By Mark Murray and Alexandra Marquez
Equal shares of Democrats and Republicans agree that the two parties’ ability — or inability — to work together is a very big problem.
But they don’t find common ground on just about everything else.
That’s the finding of a new Pew Research Center poll, which shows sizable partisan gaps over which issues Democrats and Republicans consider to be the biggest concerns facing the nation today.
On inflation, 77% of Republican respondents say it is a very big problem (compared with 52% of Democrats who agree).
That’s followed by 72% of Republicans who say the federal budget deficit is a significant problem (versus 39% of Democrats).
And 70% of GOPers say illegal immigration is a big problem (versus 25% for Democrats).
Meanwhile, the biggest concerns for Democrats are gun violence (81% of them say this, versus 38% of Republicans), the affordability of health care (73% for Democrats versus 54% for Republicans) and climate change (64% for Democrats versus 14% for Republicans).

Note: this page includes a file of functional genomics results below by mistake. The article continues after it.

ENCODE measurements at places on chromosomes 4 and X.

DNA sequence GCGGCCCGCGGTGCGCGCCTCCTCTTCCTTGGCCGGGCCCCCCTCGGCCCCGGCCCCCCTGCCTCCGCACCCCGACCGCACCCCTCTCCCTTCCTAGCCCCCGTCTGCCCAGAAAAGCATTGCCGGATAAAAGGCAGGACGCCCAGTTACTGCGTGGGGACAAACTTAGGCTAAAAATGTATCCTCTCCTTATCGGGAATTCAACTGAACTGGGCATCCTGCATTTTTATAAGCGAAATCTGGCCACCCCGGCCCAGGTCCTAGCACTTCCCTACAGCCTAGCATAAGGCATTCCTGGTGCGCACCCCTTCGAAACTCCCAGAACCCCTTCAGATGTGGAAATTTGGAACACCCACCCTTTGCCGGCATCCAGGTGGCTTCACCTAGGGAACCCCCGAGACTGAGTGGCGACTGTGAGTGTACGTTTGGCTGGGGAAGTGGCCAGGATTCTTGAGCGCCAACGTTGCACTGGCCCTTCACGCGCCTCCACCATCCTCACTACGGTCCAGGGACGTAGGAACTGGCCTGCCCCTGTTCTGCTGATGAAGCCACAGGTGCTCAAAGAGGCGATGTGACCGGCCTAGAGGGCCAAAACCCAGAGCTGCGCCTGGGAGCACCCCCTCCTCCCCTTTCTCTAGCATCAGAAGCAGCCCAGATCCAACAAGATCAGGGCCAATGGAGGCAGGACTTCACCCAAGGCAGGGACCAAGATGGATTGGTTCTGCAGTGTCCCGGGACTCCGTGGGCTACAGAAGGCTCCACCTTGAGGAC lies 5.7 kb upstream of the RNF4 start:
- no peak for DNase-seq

Additionally, 55% of Democrats say racism is a very big problem, compared with only 14% of Republicans who agree.
The one significant exception to those partisan divides is how people feel about the two parties’ ability to work together.
Sixty-three percent of Republicans say the ability of the parties to work together is a very big problem in the country today, and 62% of Democrats agree.
The Pew poll also finds President Joe Biden’s approval rating at 35% approve, 62% disapprove — essentially unchanged from March.
It shows that 70% of Americans, including 80% of Republicans and 61% of Democrats, believe the federal budget deficit will grow in the next five years.
And it has Democrats holding the advantage over Republicans on climate change, abortion and health care, while the GOP has the edge on the economy, crime and immigration.
The online Pew Research Center poll was conducted June 5-11, and it has an overall margin of error of plus-minus 1.7 percentage points.